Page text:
The 2016 Summer Olympics – officially the Games of the XXXI Olympiad – are now well underway in Rio de Janeiro, Brazil, with over 11,000 athletes from 206 National Olympic Committees participating in the quadrennial event that is a confrontation of nation against nation but also a gathering of peace and friendship.
At the opening ceremony at the Macarana Stadium in Rio last Friday, the Philippines joined the rest of the world in an exuberant display of national pride. We had only 13 qualifying athletes, in contrast with the sports powerhouses like the United States with 554, Germany with 425, China with 413, and, of course, host Brazil with 465 entries. But there were 63 other nations with no more than 13 entries each like the Philippines.
The first Filipino Olympian competed in table-tennis right on the first day of competition after the Friday night opening rites. Between now and the final day of competition on August 20, 12 other Filipinos will be competing in swimming, boxing, weightlifting, judo, swimming, golf, athletics, and taekwondo.
While we continue to nurse hopes of a medal or two, sports analysts around the world list no Filipino among the likely medal winners. However, one of our boxers, light-flyweight Rogen Ladon – because of the luck of the draw – could win a bronze if he wins two of his three bouts. The highest Olympic medals the Philippines ever won were silver by featherweight Anthony Villanueva in the 1964 Tokyo Olympics and silver by light-flyweight Mansueto “Onyok” Velasco in 1996 in Atlanta.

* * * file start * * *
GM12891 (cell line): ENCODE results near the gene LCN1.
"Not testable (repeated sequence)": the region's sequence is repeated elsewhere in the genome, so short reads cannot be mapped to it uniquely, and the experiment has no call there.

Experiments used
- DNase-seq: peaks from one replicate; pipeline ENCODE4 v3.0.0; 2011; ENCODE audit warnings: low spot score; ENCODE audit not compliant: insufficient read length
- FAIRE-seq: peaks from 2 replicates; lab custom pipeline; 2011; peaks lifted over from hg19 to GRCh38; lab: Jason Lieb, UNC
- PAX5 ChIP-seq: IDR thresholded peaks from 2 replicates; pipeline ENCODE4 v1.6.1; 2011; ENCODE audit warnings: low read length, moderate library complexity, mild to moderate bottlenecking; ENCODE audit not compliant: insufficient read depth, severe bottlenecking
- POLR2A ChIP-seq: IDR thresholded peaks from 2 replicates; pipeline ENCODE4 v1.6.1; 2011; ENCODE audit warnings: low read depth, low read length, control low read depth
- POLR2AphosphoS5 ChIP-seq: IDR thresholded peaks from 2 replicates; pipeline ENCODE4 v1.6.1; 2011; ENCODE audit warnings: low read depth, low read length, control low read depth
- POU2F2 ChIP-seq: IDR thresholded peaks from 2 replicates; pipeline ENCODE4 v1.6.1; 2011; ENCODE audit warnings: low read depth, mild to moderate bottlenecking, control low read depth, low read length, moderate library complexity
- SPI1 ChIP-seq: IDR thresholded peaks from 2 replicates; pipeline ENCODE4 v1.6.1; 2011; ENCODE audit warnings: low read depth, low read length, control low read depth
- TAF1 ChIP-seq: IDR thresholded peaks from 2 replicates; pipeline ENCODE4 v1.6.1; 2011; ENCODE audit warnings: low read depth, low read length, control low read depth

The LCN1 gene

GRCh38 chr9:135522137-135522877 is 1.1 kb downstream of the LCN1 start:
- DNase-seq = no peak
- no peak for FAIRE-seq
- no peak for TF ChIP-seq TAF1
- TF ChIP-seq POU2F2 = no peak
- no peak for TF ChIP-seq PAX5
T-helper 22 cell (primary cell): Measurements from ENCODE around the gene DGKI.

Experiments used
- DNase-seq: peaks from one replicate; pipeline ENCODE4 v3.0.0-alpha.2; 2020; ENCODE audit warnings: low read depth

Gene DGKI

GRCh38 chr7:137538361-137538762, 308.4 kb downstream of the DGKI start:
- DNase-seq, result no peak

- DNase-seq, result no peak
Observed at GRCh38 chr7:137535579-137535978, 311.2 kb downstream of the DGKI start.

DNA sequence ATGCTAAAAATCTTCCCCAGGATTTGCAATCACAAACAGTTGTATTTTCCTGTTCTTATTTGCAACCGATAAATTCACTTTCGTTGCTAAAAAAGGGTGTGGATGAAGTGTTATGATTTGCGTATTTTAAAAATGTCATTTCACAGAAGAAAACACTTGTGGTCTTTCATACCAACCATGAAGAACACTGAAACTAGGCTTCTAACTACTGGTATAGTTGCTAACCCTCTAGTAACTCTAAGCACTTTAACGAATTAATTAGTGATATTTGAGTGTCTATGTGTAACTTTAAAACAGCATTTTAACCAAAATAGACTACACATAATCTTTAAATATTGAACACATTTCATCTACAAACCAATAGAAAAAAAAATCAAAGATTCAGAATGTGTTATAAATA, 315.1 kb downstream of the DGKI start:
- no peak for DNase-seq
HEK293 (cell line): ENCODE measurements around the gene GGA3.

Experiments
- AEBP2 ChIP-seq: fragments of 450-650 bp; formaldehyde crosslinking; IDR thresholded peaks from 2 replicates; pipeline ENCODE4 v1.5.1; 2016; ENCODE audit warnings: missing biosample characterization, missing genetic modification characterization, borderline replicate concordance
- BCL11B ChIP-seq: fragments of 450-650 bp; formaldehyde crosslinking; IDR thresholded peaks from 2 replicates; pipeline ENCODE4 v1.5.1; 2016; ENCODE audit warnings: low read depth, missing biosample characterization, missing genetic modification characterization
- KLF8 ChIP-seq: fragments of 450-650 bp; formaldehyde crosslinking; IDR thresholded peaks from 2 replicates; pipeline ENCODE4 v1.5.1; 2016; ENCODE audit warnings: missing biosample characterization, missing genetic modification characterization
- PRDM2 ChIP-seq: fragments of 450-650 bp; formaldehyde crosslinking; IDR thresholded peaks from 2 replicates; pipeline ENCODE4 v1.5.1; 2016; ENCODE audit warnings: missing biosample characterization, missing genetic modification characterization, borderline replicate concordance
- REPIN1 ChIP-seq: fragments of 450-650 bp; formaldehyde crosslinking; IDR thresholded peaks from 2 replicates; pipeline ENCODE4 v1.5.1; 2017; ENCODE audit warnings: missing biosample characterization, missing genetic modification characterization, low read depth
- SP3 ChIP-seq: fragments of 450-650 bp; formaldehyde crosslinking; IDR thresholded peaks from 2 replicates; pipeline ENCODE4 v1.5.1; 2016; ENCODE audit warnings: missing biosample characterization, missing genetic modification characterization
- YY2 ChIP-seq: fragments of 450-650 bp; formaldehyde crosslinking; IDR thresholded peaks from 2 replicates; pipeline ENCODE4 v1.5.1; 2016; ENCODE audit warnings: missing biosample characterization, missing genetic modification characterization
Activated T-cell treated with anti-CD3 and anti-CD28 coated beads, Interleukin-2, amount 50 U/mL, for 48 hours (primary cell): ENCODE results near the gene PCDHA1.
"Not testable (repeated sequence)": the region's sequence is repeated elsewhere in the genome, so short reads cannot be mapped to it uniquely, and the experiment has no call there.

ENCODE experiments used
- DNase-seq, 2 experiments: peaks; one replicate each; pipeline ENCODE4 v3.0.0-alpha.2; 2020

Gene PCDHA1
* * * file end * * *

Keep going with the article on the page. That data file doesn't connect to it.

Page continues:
For a while there was talk of entering our multi-division champion Manny Paquiao as the Olympics accepted professional boxers for the first time this year, but it was deemed unsporting and nothing came of it. We also had hopes that our basketball team could make it to Rio but we were eliminated in the Asian semifinals right here at the MOA in Pasay City.
The Rio Olympics, therefore, will be largely followed by Filipino fans for the outstanding records set by athletes of other nations. Every new speed achieved in track or swimming, every new height reached in field events, every new weight in lifting, every record broken, and every team victory will be a celebration of the human spirit ever aspiring to go “Faster, Higher, Stronger.” We join in that universal celebration.
This should, not, however, keep us from seeking and finding ways to put the Philippines in the winners’ circle of medal winners. Surely in this nation of over 100 million people, we have athletes who can compete with the best of the world and win. We have yet to win a gold medal in the Olympics. This early, let us aim for one in the Tokyo Olympics in 2020.